Another service for PC building in 2018, that I like, is PC Specialist, and there is a good reason for that. Firstly, they allow you to upgrade the system easily without voiding the warranty. Secondly, you can send in your own case and they have competitive pricing.

However, that pricing doesn’t quite compete with building a computer yourself, from my testing. Although, this shouldn’t stop you from trying the configurator out for yourself.

Despite this disappointment, you can still configure your own laptop, all-in-one, and mini-PC like a regular desktop computer. This is something you certainly can’t do easily without a PC builder like this one.

The Solution, At Last

In conclusion, what is the ultimate solution that I would recommend to everyone here?

It seems to be that building your own computer is still a far cheaper option than going with a pre-built computer. This is especially true now that (more) reasonably priced GPUs have returned to the market. Once again, though, do your own testing with regards to this.

How about some unreasonably-priced Cryptic Butter branded goods?

Make Some Short-Term Compromises

Although, for those living the cheap life, buying into the overpriced PC parts seems like a poor way to approach PC building in 2018. Therefore, I recommend that if you are building an entirely new system, you obtain the minimum parts necessary for functionality.

[caption id="" align="alignleft" width="375"]RGB Memory G.SKILL TridentZ RGB RAM[/caption]

For example, you could skip a graphics card—using the CPU’s integrated graphics—until prices have declined sufficiently. Moreover, if you one day intend to have 16GB of RAM, you could buy 2 sticks of 4GB and get 2 more when the crisis has melted. This obviously requires you not necessitating the full capability of your future computer at the present time.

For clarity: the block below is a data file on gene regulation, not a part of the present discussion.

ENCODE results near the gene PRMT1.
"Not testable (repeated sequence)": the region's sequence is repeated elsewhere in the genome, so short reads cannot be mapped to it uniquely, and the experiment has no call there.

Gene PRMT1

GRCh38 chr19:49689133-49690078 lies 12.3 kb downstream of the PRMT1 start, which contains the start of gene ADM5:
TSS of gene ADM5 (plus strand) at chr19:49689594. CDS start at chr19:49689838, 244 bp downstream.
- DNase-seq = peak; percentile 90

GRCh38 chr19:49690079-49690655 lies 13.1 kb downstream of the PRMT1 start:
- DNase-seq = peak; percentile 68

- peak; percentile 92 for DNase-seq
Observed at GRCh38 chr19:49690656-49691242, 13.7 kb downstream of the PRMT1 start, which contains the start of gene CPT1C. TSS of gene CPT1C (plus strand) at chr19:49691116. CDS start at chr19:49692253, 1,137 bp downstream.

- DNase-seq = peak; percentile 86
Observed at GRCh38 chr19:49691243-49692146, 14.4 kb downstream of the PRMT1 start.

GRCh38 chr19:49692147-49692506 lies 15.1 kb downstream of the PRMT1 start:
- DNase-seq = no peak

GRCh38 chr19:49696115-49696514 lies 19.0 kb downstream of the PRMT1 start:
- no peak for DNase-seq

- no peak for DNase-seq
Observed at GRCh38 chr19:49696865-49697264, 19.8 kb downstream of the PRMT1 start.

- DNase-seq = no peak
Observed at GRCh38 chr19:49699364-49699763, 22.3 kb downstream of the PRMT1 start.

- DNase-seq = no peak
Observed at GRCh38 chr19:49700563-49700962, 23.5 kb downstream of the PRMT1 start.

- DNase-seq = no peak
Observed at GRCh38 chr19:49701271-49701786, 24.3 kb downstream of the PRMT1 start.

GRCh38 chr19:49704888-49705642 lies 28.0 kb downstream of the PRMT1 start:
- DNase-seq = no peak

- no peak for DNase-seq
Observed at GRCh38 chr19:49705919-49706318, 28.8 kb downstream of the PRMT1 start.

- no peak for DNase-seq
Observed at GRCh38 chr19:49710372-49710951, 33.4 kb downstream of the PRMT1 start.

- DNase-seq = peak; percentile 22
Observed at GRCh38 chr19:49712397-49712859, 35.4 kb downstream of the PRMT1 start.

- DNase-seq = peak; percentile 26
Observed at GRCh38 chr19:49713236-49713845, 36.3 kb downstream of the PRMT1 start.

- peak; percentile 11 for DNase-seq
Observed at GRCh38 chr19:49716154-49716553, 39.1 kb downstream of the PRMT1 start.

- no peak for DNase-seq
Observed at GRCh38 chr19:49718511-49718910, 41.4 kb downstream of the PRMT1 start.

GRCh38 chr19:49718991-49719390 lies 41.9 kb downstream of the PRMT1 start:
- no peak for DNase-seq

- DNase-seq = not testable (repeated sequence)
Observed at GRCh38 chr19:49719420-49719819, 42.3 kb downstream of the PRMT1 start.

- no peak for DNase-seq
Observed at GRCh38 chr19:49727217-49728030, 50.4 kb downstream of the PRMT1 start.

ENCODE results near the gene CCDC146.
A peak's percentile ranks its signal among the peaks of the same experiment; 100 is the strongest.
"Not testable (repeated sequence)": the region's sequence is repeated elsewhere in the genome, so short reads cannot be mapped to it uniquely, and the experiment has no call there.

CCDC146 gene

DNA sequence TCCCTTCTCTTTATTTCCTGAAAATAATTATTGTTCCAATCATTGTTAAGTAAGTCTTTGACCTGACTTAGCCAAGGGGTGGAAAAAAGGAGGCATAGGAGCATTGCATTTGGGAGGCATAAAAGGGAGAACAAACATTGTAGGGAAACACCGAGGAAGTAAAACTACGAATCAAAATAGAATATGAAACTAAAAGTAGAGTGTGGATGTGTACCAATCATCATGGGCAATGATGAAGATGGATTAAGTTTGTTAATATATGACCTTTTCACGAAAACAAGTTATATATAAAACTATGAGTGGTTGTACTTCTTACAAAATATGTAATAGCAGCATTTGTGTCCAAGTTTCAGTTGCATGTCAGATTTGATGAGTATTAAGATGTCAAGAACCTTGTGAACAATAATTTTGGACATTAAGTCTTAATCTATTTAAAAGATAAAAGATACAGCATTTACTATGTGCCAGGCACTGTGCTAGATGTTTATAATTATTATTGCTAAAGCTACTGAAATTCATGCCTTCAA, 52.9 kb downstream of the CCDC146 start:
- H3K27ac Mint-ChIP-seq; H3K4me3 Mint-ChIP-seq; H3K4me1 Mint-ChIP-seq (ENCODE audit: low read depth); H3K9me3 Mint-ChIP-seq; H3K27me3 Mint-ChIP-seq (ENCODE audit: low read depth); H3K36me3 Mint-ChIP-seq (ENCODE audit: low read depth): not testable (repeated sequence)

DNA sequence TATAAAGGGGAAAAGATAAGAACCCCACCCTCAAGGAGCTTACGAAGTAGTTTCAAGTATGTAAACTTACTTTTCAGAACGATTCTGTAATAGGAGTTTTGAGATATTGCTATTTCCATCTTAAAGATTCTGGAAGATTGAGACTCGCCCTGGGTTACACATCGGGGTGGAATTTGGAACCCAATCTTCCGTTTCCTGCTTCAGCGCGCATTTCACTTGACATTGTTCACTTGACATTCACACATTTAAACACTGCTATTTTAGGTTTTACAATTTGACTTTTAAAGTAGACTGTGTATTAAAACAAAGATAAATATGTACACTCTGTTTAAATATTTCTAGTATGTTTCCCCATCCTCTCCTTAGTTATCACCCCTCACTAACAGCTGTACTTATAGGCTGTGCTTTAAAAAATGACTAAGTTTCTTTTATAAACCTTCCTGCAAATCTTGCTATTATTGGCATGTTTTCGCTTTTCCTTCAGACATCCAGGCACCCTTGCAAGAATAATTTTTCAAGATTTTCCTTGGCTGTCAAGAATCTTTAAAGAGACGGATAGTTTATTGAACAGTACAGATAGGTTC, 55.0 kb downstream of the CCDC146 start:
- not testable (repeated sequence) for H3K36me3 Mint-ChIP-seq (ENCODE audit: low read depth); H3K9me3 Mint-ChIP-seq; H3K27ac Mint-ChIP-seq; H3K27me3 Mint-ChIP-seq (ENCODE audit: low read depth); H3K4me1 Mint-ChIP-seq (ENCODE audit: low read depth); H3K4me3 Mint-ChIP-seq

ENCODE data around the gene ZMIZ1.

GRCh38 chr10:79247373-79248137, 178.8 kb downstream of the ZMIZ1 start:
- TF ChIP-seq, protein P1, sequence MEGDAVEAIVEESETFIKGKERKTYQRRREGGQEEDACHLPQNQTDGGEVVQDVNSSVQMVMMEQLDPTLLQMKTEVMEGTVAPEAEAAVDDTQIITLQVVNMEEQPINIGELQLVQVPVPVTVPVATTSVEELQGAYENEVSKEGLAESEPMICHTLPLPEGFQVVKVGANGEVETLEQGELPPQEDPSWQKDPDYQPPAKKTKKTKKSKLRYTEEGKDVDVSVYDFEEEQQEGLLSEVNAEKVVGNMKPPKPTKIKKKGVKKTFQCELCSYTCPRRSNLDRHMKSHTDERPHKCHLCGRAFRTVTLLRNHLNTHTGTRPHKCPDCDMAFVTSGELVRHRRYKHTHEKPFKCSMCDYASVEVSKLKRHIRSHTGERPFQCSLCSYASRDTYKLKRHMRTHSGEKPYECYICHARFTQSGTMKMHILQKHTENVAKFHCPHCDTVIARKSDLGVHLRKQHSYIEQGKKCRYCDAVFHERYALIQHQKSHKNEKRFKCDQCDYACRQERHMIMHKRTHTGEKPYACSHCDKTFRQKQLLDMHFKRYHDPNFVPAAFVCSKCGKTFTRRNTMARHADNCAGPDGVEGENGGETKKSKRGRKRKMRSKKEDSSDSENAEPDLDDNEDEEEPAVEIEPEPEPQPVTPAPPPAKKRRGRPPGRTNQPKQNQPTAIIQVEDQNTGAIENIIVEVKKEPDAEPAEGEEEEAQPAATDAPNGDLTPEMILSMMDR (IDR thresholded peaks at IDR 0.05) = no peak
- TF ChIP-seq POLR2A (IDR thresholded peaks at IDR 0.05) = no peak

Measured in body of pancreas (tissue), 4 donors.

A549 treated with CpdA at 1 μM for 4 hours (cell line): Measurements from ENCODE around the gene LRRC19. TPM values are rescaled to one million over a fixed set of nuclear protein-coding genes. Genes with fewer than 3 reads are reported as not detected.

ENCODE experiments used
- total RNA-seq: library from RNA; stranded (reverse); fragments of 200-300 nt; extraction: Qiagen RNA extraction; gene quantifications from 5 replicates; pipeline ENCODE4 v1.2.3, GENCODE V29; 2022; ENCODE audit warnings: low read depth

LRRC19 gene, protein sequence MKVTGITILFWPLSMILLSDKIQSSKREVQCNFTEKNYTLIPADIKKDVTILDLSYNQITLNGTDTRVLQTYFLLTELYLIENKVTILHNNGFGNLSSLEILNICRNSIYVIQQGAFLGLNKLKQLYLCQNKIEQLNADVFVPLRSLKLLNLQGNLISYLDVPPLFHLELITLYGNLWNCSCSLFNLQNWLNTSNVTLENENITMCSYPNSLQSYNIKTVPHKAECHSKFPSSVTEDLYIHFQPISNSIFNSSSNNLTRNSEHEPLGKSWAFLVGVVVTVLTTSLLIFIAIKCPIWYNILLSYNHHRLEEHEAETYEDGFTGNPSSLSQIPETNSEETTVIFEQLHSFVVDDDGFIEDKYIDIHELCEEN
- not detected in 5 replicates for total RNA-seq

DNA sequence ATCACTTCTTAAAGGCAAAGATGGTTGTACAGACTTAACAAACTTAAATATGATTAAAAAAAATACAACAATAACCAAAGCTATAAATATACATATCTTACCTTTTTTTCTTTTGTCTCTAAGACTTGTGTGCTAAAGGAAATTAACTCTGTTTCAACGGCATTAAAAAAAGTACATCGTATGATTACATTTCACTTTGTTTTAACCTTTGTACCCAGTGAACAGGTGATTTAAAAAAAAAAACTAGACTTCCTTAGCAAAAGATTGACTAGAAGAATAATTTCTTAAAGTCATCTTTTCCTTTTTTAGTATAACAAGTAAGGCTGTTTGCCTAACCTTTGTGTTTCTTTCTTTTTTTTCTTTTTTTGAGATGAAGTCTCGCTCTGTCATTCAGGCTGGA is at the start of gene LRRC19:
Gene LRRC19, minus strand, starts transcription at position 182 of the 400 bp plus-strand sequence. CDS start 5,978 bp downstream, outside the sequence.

On a similar note, you could also skip the snazzy RGB LEDs and fancy, yet unnecessarily high-end, products. Be practical and save some money—RGB LEDs aren’t important in actuality.

Pay the Price, and Be Paid for The Price

Sadly, if it boils down to the worst, you will inevitably have to pay the extra price for your components. Conversely, you could become lucky by stumbling across an exceptional deal like I did with my graphics card.

Keepa is the browser extension I use to track products on Amazon hence I receive email notifications for price drops. Equally, PCPartPicker does a decent job at tracking specific products and notifying you of price drops. Now you have absolutely no reason not to miss out on some pretty respectable deals.

Finally, regardless of your approach, I heavily recommend you make some of your hard-earned money back. I have a guide here so you can discover if your system is sufficiently profitable to mine the best way. As a matter of fact, I think this is the best way to mitigate the current disadvantages of PC building in 2018.

[caption id="" align="alignright" width="267"]Bitcoins The Bitcoins[/caption]

Remember this if nothing else: as long as you get value in return, what you pay doesn’t really matter, especially if you mine some cryptocurrencies. Accordingly, don’t be held back by trying to price-trim as frugally as possible; it’ll mess with your head, and you will make that money back anyway.

Is that chocolate bar truly deserving of your money?

Or can you manage your finances better?

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About the author

My name is Luis Thiam-Nye and I own this place.